- Special Educator: What She Is and What She Isn’t - November 7, 2019
- Vote for the Voteless: Off-Year Elections Do Matter - November 5, 2019
- It Doesn’t Have To Be This Way: When I Knew To Look For Something New - October 29, 2019
- Teachers Modeling Friendship - September 25, 2019
- The Teacher Triangle: Mindful Balance - September 15, 2019
- Won’t You Be My Neighbor?: The Neuroscience Behind Mr. Rogers’ Neighborhood - August 28, 2019
- Why Your School Doesn’t Need to Adopt a “Social-Emotional Curriculum” - August 6, 2019
- New Tricks for Old Dogs: What Novice Teachers Offer - July 15, 2019
- Thanks For The Compliment, But I’m Not A Superhero - July 12, 2019
- The Motivation Myth - June 10, 2019
I had the most positive student teaching experience I could have ever imagined. I was mentored by phenomenal, passionate, effective, caring educators who graciously answered my questions and modeled by their example what it meant to do what’s in the best interest of students as not just learners of academics but learners of life. I was exceptionally fortunate to student teach under a resource teacher who worked with small groups in interventions and pushed into classrooms of other teachers to support during academic times. This was especially beneficial because I was able to learn from many teachers at one time.
It was November the week of Thanksgiving, just before my student teaching assignment was coming to an end, and I was preparing to graduate in December. A fifth-grade teacher was leading her class in an experiment of gratitude. Students first rated their level of happiness on a scale of 1-10, 10 being the best. Then, students were prompted to think of the most influential people in their lives. They selected an influencer and took time to write what made that person influential. The teacher participated in the exercise as well. After writing, the teacher shared Soul Pancakes “Experiment In Gratitude” video.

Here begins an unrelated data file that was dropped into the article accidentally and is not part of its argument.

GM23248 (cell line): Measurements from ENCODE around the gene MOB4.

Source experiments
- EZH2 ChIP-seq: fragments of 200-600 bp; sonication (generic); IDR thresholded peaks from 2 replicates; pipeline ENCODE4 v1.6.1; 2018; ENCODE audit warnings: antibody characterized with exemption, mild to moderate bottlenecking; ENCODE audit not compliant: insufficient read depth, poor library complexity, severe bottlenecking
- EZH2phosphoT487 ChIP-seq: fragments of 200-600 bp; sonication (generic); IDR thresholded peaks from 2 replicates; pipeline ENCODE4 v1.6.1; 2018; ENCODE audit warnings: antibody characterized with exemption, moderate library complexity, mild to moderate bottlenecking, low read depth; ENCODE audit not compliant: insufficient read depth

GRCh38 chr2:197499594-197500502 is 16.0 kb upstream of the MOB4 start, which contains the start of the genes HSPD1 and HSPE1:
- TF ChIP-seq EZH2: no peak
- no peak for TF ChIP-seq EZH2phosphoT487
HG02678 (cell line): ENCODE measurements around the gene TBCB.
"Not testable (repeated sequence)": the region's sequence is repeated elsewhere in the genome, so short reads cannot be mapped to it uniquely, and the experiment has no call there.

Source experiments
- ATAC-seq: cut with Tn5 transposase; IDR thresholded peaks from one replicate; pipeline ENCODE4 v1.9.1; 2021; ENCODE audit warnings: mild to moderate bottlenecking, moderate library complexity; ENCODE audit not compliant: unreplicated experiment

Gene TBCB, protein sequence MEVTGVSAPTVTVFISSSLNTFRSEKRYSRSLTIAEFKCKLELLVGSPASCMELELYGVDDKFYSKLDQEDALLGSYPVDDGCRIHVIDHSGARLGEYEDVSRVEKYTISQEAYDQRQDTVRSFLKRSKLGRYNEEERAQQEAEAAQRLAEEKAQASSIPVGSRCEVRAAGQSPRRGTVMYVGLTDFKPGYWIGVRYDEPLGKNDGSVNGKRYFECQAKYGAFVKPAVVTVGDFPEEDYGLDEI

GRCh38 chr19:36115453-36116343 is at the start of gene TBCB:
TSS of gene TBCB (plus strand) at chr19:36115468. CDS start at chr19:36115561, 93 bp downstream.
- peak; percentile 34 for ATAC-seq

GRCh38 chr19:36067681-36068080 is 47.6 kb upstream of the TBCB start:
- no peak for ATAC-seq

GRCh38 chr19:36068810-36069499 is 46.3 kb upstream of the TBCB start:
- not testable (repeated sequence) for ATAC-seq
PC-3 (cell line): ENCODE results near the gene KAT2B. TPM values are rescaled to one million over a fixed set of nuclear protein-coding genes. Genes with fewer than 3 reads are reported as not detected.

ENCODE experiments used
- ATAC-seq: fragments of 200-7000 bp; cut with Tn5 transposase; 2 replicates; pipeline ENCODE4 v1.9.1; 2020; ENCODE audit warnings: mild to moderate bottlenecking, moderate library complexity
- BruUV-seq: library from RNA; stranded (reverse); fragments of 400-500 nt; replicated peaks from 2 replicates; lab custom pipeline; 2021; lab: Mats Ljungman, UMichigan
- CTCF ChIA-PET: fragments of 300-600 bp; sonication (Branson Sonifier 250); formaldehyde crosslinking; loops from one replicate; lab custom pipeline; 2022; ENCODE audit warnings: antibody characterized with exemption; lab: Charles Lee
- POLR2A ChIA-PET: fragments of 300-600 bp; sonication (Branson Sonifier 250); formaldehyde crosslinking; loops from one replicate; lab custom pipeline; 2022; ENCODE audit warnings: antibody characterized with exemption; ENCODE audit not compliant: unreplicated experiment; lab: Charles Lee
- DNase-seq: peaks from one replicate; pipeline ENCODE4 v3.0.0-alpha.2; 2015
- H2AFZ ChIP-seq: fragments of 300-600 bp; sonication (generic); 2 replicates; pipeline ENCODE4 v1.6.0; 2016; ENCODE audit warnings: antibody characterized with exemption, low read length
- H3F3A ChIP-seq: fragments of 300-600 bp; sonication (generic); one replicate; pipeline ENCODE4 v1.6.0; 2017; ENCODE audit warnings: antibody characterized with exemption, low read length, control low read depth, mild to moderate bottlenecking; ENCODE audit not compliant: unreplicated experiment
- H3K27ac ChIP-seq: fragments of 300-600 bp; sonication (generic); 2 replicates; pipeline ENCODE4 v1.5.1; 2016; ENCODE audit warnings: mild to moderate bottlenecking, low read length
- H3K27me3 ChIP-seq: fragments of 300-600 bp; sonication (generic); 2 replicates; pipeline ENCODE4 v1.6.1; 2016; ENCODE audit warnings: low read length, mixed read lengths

In the video, participants write to influential people in their lives. What they don’t realize is they will call these people and read what they have written aloud to them. Students slowly began to realize that was where the class exercise was headed for the afternoon. The teacher modeled for students first what it looks like to make a gratitude phone call. She had written to her father. When she called him, she first asked on a scale of 1-10 how happy he was. She then read him the letter and asked him his happiness rating after she shared her note.
Throughout the lesson, students were strengthening their expressive skills through writing, graphing skills through charting happiness levels, and community-building skills through connections they were making encouraging each other as they took the risks to make their calls and extend their gratitude. The timing of the “Experiment of Gratitude” around Thanksgiving was fitting–it provided a productive, engaging, educational activity for students as they anticipated the upcoming week-long Thanksgiving Break.
However, I have yet to discover a “wrong” time to encourage expressions of gratitude in the classroom. Students desire these opportunities to step out of their comfort zones, communicating in new ways. I have facilitated this same activity every year I have taught since it was modeled for me during my student teaching experience. Every group of students brings new light and perspective to the exercise. From parents to siblings to grandparents to foster parents, students consistently bring heart, emotion, and reflection to the exercise. It is great for them to have these opportunities, and it is great for us, as adults, particularly adults in the lives of middle schoolers, to see this vulnerability, humanity, and appreciation in our students. Students, teachers, and receivers of phone calls have expressed their appreciation for the “Experiment in Gratitude,” an exercise that I have vowed not to leave out of any November plans.